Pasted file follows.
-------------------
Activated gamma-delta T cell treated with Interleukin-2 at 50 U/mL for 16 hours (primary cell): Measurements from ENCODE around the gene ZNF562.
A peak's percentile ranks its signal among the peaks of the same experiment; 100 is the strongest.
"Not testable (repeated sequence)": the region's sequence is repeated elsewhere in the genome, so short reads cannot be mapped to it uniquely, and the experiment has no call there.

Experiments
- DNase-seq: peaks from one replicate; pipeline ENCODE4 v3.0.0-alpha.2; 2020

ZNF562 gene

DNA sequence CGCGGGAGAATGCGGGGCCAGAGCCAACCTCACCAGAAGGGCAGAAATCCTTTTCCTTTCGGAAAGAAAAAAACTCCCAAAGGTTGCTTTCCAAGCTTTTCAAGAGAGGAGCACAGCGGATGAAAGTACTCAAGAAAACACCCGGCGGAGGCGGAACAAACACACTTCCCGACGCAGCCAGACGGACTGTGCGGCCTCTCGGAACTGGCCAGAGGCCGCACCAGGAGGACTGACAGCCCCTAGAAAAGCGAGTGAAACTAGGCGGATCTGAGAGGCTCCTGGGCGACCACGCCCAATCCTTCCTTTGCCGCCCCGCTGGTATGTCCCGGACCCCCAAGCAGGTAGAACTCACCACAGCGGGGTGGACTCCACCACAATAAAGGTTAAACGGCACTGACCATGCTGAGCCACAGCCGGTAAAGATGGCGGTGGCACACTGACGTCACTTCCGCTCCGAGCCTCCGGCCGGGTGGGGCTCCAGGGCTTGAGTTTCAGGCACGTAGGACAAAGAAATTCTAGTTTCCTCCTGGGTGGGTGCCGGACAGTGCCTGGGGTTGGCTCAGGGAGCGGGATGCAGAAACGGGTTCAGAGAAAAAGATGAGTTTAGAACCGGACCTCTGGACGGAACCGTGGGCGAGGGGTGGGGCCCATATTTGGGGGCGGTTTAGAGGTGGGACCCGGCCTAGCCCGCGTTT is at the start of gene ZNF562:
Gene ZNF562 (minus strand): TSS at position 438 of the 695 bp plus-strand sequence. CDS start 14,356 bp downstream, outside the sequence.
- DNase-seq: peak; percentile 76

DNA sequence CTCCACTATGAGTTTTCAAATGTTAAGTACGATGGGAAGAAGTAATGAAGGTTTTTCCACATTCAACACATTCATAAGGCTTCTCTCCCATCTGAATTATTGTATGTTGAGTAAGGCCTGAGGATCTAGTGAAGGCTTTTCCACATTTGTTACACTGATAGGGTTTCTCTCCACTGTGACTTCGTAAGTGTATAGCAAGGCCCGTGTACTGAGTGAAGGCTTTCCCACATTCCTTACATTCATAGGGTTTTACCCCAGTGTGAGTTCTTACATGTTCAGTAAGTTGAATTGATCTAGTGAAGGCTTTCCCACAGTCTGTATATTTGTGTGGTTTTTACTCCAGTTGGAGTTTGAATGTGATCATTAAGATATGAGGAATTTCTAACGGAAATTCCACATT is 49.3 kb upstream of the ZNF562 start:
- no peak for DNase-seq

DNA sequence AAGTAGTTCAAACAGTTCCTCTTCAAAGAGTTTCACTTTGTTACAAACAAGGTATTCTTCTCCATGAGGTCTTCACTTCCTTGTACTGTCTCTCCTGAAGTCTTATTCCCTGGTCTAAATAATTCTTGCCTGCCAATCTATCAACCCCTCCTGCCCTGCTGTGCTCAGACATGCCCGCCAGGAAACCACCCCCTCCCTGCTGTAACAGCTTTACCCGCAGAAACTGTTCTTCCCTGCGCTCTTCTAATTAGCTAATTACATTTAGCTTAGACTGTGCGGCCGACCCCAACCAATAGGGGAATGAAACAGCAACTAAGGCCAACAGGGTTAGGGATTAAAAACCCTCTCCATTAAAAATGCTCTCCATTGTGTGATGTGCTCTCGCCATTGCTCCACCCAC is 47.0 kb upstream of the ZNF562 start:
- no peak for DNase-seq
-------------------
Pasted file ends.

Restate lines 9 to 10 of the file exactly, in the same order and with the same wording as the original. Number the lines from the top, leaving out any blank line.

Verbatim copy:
- DNase-seq: peak; percentile 76

DNA sequence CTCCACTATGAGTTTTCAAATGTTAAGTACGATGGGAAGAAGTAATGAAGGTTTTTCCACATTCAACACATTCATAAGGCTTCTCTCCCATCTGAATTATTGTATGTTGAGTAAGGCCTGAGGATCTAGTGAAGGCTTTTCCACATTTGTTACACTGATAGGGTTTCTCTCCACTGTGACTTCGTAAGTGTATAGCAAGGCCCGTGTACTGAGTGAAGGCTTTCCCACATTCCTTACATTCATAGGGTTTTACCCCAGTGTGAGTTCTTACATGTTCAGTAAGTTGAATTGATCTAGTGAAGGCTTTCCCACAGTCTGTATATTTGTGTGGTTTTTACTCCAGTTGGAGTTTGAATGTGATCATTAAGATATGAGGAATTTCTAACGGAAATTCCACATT is 49.3 kb upstream of the ZNF562 start: